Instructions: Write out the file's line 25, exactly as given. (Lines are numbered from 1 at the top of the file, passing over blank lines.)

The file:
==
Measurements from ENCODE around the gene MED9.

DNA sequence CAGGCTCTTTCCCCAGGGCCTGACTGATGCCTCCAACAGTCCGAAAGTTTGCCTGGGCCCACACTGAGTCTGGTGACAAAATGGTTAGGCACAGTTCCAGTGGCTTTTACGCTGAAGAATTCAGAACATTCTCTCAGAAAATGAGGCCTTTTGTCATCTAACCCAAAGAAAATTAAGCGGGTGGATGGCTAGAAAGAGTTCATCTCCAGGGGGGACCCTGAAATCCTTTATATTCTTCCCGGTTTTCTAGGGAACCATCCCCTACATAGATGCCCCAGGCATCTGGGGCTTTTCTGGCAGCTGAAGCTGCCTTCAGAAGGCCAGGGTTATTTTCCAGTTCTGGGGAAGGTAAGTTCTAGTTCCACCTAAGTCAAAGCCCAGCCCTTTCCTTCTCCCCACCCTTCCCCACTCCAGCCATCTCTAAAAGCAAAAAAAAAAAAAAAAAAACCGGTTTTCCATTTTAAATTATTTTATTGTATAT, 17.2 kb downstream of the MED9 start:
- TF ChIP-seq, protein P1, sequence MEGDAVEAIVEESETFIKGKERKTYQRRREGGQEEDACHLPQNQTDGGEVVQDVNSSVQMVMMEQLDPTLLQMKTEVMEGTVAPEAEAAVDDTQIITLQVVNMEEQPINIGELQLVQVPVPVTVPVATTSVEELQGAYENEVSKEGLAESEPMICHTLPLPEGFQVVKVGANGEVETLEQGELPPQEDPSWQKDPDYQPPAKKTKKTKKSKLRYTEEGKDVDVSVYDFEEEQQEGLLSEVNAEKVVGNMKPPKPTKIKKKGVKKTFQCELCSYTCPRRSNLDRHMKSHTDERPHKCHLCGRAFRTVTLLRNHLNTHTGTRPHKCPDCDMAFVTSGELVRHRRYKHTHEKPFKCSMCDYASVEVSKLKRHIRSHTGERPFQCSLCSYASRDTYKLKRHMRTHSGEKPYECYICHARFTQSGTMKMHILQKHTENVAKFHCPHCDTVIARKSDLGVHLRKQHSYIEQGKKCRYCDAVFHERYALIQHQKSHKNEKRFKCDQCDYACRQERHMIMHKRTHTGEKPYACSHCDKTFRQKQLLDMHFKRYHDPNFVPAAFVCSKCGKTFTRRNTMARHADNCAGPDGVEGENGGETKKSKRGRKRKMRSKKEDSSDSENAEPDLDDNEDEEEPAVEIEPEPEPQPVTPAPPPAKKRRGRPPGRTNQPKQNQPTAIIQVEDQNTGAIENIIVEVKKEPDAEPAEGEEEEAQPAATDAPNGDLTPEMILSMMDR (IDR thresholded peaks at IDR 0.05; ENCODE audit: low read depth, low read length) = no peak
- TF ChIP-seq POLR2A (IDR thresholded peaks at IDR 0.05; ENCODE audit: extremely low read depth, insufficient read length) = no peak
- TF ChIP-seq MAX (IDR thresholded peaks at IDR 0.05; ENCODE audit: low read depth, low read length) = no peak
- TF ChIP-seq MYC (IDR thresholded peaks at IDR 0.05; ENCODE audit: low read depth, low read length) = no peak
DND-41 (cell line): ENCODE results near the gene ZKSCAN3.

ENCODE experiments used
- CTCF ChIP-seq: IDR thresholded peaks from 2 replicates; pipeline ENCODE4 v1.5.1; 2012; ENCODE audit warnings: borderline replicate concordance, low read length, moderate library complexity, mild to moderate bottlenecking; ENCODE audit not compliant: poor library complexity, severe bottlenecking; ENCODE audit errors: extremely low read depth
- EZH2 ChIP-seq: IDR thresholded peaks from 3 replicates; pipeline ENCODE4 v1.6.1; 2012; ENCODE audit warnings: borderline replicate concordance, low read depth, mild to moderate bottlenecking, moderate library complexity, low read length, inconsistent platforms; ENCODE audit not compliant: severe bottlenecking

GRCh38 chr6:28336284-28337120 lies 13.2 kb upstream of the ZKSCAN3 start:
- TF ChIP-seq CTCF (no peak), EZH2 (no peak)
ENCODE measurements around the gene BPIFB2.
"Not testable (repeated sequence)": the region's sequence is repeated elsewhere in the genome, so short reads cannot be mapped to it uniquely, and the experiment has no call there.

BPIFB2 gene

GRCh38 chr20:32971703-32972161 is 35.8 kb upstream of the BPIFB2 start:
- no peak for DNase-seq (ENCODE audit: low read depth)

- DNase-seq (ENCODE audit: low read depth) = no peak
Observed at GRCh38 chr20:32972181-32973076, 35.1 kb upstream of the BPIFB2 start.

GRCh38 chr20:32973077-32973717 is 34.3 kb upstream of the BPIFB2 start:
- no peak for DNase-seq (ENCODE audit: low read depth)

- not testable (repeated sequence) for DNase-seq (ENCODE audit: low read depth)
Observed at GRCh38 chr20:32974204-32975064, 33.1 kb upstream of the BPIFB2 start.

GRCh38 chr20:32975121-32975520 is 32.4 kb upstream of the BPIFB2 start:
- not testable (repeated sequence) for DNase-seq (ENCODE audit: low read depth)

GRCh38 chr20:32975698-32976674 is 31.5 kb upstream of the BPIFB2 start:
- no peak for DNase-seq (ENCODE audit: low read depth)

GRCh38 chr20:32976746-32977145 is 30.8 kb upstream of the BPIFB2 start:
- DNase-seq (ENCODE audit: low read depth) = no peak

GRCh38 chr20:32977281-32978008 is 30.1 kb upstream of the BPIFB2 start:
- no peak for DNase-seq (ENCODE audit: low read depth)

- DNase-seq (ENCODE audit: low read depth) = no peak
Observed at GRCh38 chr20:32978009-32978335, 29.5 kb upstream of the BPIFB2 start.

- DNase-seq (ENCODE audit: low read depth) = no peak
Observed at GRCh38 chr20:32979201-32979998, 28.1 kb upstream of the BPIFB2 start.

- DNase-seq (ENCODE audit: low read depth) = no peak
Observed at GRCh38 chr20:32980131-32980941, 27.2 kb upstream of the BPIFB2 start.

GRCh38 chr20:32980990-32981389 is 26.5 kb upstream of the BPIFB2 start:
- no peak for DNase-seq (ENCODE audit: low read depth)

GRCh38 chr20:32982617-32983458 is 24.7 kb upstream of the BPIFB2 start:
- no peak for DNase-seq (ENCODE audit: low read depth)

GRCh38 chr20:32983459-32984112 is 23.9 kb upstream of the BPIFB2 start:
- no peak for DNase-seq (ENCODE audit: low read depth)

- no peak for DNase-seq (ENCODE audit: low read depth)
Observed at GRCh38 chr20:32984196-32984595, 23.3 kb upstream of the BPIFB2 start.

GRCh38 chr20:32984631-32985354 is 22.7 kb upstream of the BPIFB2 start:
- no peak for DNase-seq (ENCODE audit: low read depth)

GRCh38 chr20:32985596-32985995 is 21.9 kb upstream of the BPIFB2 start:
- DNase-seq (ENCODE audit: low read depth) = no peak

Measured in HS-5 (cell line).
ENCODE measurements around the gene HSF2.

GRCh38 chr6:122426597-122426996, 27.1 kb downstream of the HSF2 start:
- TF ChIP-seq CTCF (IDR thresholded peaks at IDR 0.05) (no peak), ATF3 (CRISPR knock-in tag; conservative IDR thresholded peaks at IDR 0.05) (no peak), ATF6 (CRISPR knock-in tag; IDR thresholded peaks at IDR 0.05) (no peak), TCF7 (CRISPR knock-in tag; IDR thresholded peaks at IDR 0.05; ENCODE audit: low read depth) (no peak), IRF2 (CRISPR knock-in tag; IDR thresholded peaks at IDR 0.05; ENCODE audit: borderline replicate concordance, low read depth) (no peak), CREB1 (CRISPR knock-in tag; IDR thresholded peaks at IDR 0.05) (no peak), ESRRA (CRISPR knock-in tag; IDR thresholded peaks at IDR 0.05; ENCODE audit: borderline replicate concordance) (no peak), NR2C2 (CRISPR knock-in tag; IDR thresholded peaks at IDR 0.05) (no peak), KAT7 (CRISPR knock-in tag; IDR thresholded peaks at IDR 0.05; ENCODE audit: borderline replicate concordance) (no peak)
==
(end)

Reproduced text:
- not testable (repeated sequence) for DNase-seq (ENCODE audit: low read depth)